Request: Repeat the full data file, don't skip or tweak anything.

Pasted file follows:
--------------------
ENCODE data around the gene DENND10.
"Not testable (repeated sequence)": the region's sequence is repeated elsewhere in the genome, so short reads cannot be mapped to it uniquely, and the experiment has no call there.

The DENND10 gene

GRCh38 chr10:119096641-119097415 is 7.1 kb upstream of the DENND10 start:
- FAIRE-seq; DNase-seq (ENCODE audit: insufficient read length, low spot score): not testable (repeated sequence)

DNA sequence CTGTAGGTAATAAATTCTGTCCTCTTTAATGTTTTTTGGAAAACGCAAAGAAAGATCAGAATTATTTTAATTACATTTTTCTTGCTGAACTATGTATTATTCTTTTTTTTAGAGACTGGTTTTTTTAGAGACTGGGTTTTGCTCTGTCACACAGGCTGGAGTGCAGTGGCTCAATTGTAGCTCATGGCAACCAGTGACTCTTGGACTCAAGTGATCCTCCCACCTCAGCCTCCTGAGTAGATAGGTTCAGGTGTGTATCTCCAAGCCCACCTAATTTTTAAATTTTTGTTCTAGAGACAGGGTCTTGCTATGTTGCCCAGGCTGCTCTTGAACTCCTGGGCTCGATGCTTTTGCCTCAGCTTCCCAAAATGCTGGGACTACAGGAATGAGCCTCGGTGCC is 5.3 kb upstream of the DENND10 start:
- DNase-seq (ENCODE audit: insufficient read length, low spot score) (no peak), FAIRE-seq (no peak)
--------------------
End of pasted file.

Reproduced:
ENCODE data around the gene DENND10.
"Not testable (repeated sequence)": the region's sequence is repeated elsewhere in the genome, so short reads cannot be mapped to it uniquely, and the experiment has no call there.

The DENND10 gene

GRCh38 chr10:119096641-119097415 is 7.1 kb upstream of the DENND10 start:
- FAIRE-seq; DNase-seq (ENCODE audit: insufficient read length, low spot score): not testable (repeated sequence)

DNA sequence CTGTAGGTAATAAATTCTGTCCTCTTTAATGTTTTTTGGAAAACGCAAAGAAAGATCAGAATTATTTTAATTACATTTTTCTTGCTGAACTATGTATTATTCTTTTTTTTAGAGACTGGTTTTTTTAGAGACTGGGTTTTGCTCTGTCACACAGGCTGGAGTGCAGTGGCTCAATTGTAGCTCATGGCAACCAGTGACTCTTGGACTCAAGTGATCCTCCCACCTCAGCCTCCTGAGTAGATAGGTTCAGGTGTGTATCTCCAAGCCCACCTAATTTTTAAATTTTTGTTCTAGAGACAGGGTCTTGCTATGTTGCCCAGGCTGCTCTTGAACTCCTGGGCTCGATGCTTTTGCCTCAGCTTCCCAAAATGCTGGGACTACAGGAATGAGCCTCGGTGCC is 5.3 kb upstream of the DENND10 start:
- DNase-seq (ENCODE audit: insufficient read length, low spot score) (no peak), FAIRE-seq (no peak)